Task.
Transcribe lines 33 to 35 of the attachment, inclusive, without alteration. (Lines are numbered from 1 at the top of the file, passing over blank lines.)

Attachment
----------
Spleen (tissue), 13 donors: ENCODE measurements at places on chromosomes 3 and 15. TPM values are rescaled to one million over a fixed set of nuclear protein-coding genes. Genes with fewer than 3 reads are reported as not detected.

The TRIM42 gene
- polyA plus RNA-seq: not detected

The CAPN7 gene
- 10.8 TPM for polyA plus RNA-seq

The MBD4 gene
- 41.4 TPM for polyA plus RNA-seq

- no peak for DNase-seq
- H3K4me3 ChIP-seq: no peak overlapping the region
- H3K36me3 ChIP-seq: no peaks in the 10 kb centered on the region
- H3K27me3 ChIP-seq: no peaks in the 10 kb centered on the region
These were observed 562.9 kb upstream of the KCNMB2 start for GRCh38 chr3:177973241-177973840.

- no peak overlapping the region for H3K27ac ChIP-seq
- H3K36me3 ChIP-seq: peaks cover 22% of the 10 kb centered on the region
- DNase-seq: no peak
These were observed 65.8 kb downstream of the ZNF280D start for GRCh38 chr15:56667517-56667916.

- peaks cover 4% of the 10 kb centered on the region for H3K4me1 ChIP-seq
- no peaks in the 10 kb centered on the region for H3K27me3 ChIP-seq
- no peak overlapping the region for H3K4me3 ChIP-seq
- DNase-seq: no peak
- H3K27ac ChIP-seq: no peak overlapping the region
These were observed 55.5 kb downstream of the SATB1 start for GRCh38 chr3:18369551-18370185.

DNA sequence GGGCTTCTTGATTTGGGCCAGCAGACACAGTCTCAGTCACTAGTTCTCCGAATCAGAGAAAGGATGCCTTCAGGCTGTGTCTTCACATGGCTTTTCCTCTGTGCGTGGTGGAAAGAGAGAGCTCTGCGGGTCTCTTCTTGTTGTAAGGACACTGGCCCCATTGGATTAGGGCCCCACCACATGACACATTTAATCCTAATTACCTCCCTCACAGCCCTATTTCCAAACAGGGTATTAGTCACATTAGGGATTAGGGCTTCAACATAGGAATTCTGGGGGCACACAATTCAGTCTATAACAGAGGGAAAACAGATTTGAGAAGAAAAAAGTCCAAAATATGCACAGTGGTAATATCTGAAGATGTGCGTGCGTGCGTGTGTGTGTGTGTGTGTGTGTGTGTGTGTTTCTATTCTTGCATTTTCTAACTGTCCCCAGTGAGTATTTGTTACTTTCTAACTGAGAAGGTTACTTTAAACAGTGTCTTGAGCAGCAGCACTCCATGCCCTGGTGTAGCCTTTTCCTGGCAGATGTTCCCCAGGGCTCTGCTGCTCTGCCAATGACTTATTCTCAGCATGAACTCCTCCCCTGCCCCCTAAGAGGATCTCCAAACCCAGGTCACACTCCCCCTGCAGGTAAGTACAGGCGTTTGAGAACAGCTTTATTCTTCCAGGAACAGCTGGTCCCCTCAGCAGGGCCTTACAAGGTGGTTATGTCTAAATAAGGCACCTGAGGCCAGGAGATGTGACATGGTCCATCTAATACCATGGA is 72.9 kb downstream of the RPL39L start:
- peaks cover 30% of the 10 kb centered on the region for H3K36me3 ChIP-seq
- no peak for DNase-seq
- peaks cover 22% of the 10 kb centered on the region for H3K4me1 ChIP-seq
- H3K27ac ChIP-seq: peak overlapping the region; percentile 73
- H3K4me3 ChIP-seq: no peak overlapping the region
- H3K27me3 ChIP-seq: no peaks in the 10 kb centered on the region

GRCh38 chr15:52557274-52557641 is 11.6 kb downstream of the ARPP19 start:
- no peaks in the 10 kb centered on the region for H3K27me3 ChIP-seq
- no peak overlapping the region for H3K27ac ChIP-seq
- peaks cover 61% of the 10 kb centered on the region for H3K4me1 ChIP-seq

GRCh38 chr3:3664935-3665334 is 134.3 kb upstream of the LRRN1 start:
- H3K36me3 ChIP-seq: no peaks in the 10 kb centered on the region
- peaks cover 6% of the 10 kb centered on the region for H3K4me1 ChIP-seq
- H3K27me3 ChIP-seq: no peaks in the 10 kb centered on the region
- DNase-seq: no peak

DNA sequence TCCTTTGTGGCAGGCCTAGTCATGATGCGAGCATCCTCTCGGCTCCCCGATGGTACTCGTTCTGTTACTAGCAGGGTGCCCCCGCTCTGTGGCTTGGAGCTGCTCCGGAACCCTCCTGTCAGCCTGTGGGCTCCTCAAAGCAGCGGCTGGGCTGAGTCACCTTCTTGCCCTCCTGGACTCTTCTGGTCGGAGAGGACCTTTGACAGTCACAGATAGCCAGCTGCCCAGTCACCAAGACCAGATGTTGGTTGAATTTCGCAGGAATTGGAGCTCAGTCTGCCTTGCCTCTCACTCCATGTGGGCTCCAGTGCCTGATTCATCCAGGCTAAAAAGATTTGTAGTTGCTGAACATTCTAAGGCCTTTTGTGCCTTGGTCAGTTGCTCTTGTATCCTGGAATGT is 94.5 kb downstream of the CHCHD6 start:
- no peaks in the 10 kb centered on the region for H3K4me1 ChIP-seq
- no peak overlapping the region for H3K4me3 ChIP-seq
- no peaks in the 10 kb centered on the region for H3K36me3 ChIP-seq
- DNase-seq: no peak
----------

- peaks cover 61% of the 10 kb centered on the region for H3K4me1 ChIP-seq

GRCh38 chr3:3664935-3665334 is 134.3 kb upstream of the LRRN1 start:
- H3K36me3 ChIP-seq: no peaks in the 10 kb centered on the region